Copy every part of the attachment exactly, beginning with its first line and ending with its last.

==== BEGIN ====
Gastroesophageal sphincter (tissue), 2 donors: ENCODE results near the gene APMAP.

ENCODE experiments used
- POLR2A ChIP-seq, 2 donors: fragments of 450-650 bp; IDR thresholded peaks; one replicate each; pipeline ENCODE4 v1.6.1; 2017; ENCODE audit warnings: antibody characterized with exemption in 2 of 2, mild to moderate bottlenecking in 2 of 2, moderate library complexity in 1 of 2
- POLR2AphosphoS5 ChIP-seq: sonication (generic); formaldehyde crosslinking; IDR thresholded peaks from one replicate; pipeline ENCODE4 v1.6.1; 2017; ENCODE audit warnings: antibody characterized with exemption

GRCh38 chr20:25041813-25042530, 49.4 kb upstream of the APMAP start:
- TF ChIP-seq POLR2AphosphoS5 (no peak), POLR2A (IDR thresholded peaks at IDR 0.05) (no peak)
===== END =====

Gastroesophageal sphincter (tissue), 2 donors: ENCODE results near the gene APMAP.

ENCODE experiments used
- POLR2A ChIP-seq, 2 donors: fragments of 450-650 bp; IDR thresholded peaks; one replicate each; pipeline ENCODE4 v1.6.1; 2017; ENCODE audit warnings: antibody characterized with exemption in 2 of 2, mild to moderate bottlenecking in 2 of 2, moderate library complexity in 1 of 2
- POLR2AphosphoS5 ChIP-seq: sonication (generic); formaldehyde crosslinking; IDR thresholded peaks from one replicate; pipeline ENCODE4 v1.6.1; 2017; ENCODE audit warnings: antibody characterized with exemption

GRCh38 chr20:25041813-25042530, 49.4 kb upstream of the APMAP start:
- TF ChIP-seq POLR2AphosphoS5 (no peak), POLR2A (IDR thresholded peaks at IDR 0.05) (no peak)